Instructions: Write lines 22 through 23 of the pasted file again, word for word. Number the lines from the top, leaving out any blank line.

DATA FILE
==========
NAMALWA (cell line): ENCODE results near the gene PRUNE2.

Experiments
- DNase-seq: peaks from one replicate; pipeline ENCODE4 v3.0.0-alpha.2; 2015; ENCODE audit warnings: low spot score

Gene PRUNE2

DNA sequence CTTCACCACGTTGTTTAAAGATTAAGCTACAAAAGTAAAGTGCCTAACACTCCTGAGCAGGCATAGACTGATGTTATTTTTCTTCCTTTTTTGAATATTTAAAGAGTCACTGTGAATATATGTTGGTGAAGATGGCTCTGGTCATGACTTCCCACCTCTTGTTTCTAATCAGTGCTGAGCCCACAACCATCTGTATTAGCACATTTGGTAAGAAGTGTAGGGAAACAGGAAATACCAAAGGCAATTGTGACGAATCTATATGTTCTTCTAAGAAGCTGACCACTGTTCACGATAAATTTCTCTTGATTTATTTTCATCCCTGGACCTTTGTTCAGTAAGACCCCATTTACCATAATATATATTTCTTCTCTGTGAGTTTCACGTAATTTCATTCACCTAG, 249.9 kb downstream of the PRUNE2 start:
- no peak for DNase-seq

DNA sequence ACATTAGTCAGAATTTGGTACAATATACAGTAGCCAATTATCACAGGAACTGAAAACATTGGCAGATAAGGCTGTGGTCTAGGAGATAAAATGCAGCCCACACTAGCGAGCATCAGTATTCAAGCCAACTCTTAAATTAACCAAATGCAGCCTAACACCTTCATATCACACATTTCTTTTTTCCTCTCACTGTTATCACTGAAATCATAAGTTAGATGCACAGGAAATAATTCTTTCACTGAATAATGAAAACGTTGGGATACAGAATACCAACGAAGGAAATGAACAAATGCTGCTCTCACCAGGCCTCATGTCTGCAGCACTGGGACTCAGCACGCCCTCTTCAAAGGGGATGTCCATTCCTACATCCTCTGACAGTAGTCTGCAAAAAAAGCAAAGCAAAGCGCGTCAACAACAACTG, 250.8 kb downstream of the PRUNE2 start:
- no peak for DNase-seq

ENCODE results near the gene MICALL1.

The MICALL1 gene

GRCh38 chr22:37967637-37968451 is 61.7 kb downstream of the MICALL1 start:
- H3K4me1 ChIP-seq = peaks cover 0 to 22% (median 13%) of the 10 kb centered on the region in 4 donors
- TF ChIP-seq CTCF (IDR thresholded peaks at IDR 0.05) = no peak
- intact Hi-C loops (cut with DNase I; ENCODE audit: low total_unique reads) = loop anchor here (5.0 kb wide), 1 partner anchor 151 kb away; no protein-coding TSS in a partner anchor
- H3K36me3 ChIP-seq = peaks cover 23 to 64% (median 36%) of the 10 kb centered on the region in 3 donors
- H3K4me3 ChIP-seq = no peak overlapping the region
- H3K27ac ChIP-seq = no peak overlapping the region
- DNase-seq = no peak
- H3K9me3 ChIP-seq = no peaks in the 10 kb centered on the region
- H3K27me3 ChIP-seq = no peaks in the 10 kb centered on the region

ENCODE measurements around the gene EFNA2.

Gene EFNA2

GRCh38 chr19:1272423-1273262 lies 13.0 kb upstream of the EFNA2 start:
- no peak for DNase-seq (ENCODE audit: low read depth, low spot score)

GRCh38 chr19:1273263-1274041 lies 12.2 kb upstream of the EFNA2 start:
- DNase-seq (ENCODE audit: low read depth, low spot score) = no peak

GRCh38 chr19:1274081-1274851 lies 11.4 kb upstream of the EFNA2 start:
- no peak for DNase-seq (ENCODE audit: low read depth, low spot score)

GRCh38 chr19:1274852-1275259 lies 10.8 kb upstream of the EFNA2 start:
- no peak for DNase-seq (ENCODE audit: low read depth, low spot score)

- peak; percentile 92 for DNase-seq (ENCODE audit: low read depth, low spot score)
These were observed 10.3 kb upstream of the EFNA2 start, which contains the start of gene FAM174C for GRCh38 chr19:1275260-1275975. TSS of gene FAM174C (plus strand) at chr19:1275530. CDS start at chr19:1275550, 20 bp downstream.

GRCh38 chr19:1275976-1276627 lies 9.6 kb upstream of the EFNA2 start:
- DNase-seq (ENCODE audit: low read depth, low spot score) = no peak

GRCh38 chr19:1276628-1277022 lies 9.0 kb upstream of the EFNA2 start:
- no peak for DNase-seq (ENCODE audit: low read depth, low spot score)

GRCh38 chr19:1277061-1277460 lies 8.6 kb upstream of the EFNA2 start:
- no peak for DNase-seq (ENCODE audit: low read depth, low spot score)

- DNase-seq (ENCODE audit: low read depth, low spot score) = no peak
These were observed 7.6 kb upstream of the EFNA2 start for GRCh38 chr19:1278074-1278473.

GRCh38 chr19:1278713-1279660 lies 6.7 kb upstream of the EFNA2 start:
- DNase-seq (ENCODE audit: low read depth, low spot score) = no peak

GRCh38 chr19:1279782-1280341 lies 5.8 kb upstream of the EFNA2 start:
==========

Gene EFNA2

GRCh38 chr19:1272423-1273262 lies 13.0 kb upstream of the EFNA2 start: